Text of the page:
Positive — Never ignore the effect that a negative acquaintance can have on you. Whether your “friend” is negative about you and your hopes and dreams, or about life in general, negativity is toxic. A friend will make your day brighter by just being around.

Helpful –– Not only does a good friend offer helpful advice, but a friend will provide assistance, even if they can’t do much to help physically. True friends always try to help, and make your friendship one of their priorities.

Understanding — A true friend understands that everyone has flaws and is not overly judgmental of you. They understand your point of view and point of being, even when it may differ from their own.

How do you determine if someone is a friend or not? What qualities do you think make a good friend?

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7 (People) Mistakes I’ll Never Make Again


…and you don’t have to, if you learn from my experience.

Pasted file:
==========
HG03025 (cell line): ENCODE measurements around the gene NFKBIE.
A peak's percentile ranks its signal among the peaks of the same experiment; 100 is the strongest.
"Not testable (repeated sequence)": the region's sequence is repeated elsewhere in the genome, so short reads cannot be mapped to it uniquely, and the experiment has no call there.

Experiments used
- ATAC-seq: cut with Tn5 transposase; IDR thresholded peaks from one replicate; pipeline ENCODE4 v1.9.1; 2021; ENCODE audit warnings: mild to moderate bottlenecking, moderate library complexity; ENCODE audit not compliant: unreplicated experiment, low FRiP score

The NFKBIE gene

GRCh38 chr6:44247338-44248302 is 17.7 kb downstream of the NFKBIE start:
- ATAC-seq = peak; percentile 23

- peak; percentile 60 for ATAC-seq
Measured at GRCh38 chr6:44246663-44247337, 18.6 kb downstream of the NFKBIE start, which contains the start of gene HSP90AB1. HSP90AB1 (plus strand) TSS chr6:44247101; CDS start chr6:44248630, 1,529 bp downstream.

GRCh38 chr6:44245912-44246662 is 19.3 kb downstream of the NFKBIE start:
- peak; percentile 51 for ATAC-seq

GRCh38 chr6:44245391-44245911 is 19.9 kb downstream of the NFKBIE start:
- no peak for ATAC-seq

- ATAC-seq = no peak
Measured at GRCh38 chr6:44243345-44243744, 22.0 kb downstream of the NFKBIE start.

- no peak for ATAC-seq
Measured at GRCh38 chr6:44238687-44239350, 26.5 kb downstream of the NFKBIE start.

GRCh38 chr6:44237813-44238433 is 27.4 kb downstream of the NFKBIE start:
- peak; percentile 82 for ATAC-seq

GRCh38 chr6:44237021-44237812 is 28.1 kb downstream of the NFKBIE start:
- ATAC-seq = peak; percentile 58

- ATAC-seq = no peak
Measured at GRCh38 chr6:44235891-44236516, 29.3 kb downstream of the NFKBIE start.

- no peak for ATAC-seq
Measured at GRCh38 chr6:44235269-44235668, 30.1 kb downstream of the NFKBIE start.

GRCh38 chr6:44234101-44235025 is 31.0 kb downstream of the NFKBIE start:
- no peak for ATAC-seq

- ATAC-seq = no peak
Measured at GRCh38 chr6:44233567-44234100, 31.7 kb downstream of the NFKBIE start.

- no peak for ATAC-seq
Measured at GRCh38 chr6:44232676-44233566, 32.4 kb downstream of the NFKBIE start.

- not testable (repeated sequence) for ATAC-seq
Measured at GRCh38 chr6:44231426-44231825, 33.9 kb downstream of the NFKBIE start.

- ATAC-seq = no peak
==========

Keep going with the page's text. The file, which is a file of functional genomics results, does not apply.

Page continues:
2011 has been a year of learning in the social realm. I’ve discovered as much about people in this year as I have in the past ten. Much of this learning has been difficult — very difficult at times.

People can be a source of enjoyment, but can also prove to be a primary source of frustration. You can’t change this, and you can’t change their ways, but you can change the expectations you have of people and the way you approach them.

The following is what I’ve learned not to do when it comes to people and all kinds of relationships.

1. Assume your close friends and family know and understand you

Before this year I’d thought the people who I’ve known for years and had a close relationship with understood my way of thinking and motivations. But I was wrong — most people simply don’t understand (but think they do), and will easily misinterpret your simplest actions.

2. Believe people will be consistent in thought and behavior